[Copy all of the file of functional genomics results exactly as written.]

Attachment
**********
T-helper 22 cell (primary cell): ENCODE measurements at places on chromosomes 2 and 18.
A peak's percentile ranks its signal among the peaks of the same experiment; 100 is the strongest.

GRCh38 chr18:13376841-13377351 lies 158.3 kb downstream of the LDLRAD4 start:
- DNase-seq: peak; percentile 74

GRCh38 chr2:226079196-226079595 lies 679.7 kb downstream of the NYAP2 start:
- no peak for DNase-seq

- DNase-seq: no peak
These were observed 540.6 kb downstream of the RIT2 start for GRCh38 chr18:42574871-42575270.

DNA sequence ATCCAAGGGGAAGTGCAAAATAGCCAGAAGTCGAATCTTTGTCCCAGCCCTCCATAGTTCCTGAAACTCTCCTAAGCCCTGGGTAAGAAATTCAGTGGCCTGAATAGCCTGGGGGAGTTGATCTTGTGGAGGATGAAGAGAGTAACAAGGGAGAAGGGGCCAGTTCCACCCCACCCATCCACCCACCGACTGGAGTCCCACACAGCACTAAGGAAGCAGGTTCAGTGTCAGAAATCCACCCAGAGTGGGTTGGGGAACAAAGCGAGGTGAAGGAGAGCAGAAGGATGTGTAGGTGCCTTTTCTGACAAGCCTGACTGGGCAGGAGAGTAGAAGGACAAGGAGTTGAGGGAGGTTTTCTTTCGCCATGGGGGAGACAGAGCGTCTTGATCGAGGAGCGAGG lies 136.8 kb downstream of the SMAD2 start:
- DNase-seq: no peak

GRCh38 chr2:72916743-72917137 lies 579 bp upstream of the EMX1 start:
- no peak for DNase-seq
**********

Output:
T-helper 22 cell (primary cell): ENCODE measurements at places on chromosomes 2 and 18.
A peak's percentile ranks its signal among the peaks of the same experiment; 100 is the strongest.

GRCh38 chr18:13376841-13377351 lies 158.3 kb downstream of the LDLRAD4 start:
- DNase-seq: peak; percentile 74

GRCh38 chr2:226079196-226079595 lies 679.7 kb downstream of the NYAP2 start:
- no peak for DNase-seq

- DNase-seq: no peak
These were observed 540.6 kb downstream of the RIT2 start for GRCh38 chr18:42574871-42575270.

DNA sequence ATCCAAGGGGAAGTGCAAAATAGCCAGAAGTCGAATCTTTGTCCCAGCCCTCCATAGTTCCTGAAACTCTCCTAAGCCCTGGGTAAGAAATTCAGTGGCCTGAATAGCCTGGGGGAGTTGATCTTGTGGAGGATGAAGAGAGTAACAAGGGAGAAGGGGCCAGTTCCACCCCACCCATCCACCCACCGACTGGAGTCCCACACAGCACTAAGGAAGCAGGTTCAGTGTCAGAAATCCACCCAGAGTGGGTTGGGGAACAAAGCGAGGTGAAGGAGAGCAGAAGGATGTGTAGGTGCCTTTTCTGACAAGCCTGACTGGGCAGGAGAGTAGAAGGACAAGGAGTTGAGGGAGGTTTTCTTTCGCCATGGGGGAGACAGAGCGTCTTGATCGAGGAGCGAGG lies 136.8 kb downstream of the SMAD2 start:
- DNase-seq: no peak

GRCh38 chr2:72916743-72917137 lies 579 bp upstream of the EMX1 start:
- no peak for DNase-seq